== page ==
Don Brunell Commentary: America Needs an ‘All of the Above’ Approach to Energy Options


Looking ahead to 2023, one of the most significant shifts America needs is to return to an “all of the above” strategy that expands our energy options rather than further restricting them. 

That strategy was incorporated in the 2005 Energy Policy Act, which was signed into law by President George W. Bush. It was inclusive and focused on incremental improvements coupled with innovation.   

However, in the last couple of years, our political leaders have hastily and unwisely narrowed fuel options to exclude gasoline, diesel, coal and natural gas — and diminish the role of nuclear power. 

Our state’s approach to energy needs to broaden.  

For example, Gov. Jay Inslee joined a dozen governors asking President Joe Biden to end the sale of new gas-powered vehicles nationwide starting in 2035. Inslee pushed our state’s ban up to 2030.

Rather than focusing totally on battery powered electric vehicles (EV), many car makers see a need for diversity. For example, Toyota, which launched its gas-electric hybrids in 1997, is focusing on lowering fuel consumption and curtailing air pollutants.  

While EV production and sales are ramping up, Toyota President Akio Toyoda warns he is among the auto industry’s silent majority in questioning whether EVs should be pursued exclusively. Toyota’s goal is to produce 3.5 million electric vehicles annually by 2030, which would be more than a third of its current yearly sales. 

As of last October, electric vehicles comprised 6.5% of the total new-car market, according to consumer research firm J.D. Power. By comparison, the Green Car Report says more than a billion gas and diesel vehicles are on the planet today.

Last July, Inslee lobbied to change our state’s building codes to significantly restrict natural gas use in new buildings. Starting this year, new businesses and apartments are to use electric heat pumps to warm air and water.

Washington’s building codes ban is despite new technology used to extract methane from garbage landfills before it escapes into the atmosphere. It is collected and burned as a fuel source.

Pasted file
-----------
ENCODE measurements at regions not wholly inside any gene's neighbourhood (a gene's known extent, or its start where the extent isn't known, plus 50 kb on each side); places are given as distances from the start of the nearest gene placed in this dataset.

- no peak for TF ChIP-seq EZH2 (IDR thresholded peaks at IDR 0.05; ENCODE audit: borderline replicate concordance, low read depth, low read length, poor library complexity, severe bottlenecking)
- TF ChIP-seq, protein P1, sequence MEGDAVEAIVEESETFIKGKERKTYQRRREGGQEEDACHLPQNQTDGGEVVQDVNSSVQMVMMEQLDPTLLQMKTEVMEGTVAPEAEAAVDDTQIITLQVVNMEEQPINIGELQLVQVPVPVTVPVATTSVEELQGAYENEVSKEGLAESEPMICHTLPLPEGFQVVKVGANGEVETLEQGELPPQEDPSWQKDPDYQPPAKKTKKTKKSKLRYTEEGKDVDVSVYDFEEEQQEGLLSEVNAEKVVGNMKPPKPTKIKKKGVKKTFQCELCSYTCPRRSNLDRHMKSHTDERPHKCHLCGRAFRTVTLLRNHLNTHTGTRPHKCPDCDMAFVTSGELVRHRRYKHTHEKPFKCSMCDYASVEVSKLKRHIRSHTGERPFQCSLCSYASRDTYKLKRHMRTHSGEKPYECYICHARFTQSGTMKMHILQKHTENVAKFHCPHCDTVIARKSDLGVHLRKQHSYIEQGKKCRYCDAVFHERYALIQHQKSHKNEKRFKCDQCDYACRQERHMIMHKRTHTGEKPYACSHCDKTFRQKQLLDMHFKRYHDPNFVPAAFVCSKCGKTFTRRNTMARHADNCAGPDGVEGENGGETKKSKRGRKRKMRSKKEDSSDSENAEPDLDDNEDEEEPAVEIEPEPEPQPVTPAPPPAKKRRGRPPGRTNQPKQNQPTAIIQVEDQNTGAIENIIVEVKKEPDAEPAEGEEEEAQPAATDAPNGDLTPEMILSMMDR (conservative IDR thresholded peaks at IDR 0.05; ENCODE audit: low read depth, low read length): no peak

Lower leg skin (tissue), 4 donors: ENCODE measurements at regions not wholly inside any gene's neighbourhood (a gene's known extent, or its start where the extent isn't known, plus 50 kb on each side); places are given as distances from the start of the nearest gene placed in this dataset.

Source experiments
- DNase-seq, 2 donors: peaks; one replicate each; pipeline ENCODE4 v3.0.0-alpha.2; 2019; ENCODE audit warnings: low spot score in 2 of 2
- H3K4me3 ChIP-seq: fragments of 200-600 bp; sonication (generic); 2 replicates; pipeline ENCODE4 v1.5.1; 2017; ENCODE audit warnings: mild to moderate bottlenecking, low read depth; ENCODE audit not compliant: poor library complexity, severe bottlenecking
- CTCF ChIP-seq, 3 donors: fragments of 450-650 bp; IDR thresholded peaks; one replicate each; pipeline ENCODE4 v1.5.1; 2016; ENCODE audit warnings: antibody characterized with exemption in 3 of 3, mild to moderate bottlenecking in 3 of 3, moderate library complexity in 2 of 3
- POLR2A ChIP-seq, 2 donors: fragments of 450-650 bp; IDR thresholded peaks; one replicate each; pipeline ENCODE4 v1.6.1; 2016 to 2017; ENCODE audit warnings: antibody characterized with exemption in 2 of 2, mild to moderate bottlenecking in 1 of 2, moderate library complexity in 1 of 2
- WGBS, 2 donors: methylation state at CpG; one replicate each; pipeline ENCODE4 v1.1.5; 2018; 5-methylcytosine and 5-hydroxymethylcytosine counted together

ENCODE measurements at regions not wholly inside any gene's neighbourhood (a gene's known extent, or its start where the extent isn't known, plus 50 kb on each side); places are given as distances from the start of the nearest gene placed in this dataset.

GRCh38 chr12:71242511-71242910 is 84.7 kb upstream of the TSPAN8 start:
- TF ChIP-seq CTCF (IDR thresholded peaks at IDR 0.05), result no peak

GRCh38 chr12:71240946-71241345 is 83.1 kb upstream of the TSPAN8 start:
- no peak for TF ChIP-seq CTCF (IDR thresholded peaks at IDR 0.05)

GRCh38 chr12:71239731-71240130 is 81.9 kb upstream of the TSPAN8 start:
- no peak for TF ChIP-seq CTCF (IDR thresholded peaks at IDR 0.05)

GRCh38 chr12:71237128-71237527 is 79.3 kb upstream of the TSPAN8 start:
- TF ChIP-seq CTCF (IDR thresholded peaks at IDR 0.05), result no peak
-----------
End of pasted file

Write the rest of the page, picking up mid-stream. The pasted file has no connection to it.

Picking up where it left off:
Methane is a need to replace more polluting oil used to propel ocean-going ships.  Tacoma-based Tote Maritime is pioneering liquefied natural gas (LNG) to run its vessels sailing between Washington and Alaska.

So where does that leave us heading into 2023?

First, we need to recognize there are no simple or magic answers. Each fuel source has its advantages and shortcomings — and its specific purpose. 

For example, during extreme weather, when solar and wind generation is down or insufficient, more dependable natural gas, coal, hydro and nuclear power is needed to augment the power grid. 

Second, our energy policy makers need a reality check. They need to consider the impacts of their limitations. For example, in California last summer, EV drivers were not allowed to charge their cars because of electric grid overload during a heat wave. There simply was not enough electricity or transmission capacity.

Third, elected officials must innovate. For example, in Wyoming state officials are working with TerraPower founder Bill Gates to convert the Rocky Mountain Power coal plant to the first sodium-cooled advanced nuclear reactor. The power generator and transmission facilities remain in place.

Fourth, there must be a recognition that there are tradeoffs.  For example, the four lower Snake River dams have 24 generators producing enough electricity to power a city the size of Seattle at peak generation. To replace their capacity would require between 2,900 and 4,200 wind turbines or six natural gas generating facilities.

Our elected leaders need to keep open minds and reinvigorate our entrepreneurial spirit. While government incentives are important, they should be used to encourage innovation and not to drive buying decisions.  

Our focus must be an “all the above” strategy.


Don C. Brunell is a business analyst, writer and columnist.  He recently retired as president of the Association of Washington Business, the state’s oldest and largest business organization, and now lives in Vancouver. He can be contacted at


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